The Religion of Jesus PART 7: His Key Characteristics

Taken together, we see a picture of Jesus involving certain key characteristics: Jesus kept himself remarkably separated from the mayhem and issues of his day. Never does he get political or seek political solutions.

Continuing from Part 6.

Taken together, we see a picture of Jesus involving certain key characteristics:

  • Jesus kept himself remarkably separated from the mayhem and issues of his day. Never does he get political or seek political solutions.

  • He was deeply devoted to his friends and tended to their practical needs. He makes sure they get enough rest, for example.

  • Jesus protected his privacy, to the point of living outside Roman control (only Judea was under direct Roman control during this time), hiding, and sneaking in and out of places. He was careful to stay “under the radar.”

  • He often preferred to be alone, surrounded by the natural world. He clearly found it best to seek the most complete individualism – being the only person – when praying and/or communing with himself((We see something very similar in the passages where he tells people not to pray in public, but rather to shut themselves in their closets and pray. (Matthew 6.) )).

  • Jesus sought people out to help them, going to the places where they chose to be. He didn’t command that they chase after him. They went to synagogues to find spiritual meaning, and so he met them there. They went to work camps to get income and/or food for their families, and so he met them there.

  • He continually told people good things – the amazing opportunity that stood in front of them – and did not go on about how bad the world was and how everyone but him was wrong. When he says “good news” (aka, “gospel”) the words he used truly meant “good news.” And he really meant it. He was happy about this news and intended for his listeners to be happy about it as well.

  • A fundamental component of Jesus’ character (and of his beliefs) was compassion. “Come unto me all ye who labor and are heavy laden, I will give you rest,” was no aberration. His feelings for others were deep and frequently overflowing. His level of compassion may have been the most unique of his characteristics.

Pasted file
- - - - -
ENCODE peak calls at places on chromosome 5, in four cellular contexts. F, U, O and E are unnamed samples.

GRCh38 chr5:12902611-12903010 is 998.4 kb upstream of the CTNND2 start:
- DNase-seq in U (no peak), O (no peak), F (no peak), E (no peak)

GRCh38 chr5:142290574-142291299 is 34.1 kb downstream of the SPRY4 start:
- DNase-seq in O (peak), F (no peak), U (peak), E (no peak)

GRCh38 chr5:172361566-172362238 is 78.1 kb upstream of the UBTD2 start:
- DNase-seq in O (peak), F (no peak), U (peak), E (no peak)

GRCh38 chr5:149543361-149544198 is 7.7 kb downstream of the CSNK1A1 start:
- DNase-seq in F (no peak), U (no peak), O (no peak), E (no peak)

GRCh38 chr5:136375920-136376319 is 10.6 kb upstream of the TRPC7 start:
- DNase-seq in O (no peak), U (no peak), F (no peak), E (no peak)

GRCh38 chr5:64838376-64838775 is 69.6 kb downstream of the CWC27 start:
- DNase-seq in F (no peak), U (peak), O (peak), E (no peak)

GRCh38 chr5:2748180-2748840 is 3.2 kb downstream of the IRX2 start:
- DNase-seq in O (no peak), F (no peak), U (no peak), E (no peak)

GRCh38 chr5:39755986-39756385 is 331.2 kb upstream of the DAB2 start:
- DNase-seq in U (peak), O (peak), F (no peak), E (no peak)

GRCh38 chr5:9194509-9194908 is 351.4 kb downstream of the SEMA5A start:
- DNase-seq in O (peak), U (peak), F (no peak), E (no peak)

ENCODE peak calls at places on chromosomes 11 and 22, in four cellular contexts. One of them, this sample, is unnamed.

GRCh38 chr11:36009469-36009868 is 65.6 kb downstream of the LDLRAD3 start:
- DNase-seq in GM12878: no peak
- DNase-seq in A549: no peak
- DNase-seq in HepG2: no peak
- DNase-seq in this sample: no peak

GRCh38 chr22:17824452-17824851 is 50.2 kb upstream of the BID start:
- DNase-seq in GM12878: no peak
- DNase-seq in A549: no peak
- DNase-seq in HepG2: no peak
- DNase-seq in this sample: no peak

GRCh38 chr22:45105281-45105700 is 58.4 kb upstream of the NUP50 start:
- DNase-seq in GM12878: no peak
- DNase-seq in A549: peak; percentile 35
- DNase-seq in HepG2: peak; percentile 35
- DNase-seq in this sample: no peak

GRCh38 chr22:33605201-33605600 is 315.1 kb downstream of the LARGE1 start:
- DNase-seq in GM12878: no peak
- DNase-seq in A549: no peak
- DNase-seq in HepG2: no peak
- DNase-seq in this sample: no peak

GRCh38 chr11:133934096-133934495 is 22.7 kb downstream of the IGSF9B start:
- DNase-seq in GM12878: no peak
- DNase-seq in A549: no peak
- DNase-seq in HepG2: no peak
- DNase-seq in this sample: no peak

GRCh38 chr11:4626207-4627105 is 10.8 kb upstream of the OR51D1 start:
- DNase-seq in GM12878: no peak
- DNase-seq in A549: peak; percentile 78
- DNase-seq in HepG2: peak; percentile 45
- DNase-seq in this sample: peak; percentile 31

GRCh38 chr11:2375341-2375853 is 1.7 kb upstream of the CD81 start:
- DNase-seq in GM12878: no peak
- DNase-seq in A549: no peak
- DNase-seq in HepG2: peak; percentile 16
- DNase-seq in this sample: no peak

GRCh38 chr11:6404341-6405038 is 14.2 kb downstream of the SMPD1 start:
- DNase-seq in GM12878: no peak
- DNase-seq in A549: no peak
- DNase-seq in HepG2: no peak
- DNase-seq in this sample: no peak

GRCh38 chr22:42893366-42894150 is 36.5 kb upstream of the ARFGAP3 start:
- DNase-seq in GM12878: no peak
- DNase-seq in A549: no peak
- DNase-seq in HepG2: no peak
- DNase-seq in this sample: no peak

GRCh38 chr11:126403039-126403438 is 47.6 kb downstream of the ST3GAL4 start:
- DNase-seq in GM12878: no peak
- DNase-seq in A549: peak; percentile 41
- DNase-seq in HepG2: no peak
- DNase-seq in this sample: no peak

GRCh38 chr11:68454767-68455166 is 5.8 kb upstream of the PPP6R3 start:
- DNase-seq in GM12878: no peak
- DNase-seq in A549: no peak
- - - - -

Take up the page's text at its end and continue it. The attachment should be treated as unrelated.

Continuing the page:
The Inner Workings Of Jesus

The points noted above, and the last point especially, give us a good understanding of who Jesus was on the inside.

Those of us who have been moved by the gospels were not moved by doctrinal arguments, by promises of miraculous power, or by words of consolation: We wanted to embrace Jesus himself. It was the essence of this pure, kind, brave, and wise being that we responded to with love and admiration.

Jesus was an open doorway to the pure, the good and the elevated. And not an ‘elevated’ that requires strain, fear, threats or self-disgust of any kind. Never, in any of our records did Jesus tell someone to “obey.” Nor did he praise “obedience.” His mind – his inner workings – simply didn’t operate that way. Nor did Jesus ever say “thou shalt not,” or anything like it, save in the compendium of sayings in Matthew 5 (and even this is a bit of a stretch), which is in the vein of “You’ve heard it said, but I say.”

So, inside Jesus’ mind, laws, rules and forcing one’s self to do the right thing, were non-players. He focused on what he was (and by extension what others were and were capable of being), not forcing himself to obey. In other words, he followed his own, internal standards, and intended that we should learn to do the same.

However much it clashes with the doctrines of the churches, this is how Jesus operated. It’s up to us to decide which we prefer.

I’ll close here with a passage from my newsletter issue on The Lost Philosophy of Jesus of Nazareth. (FMP #44.) This is how I imagine Jesus would describe his philosophy in our modern era. And it reflects the mentality noted above.

Being by nature self-referential, you judge yourself every time you act. Treating others as you wish to be treated, you define yourself as a benefit in the world. Treating others in ways you wouldn’t like, you define yourself as a hazard. There is no escape from this arrangement, though men attempt it by ceding their will to others, as when following rules.

Obedience to a rule, however, displaces self-reference, which is what produces all the joy, goodness, and creativity in the world. However much you lay your will at the feet of a rule, you rob yourself and others of that much happiness. Obeying the rule, you place your will in the service of an inferior morality and contribute to the darkening of mankind.

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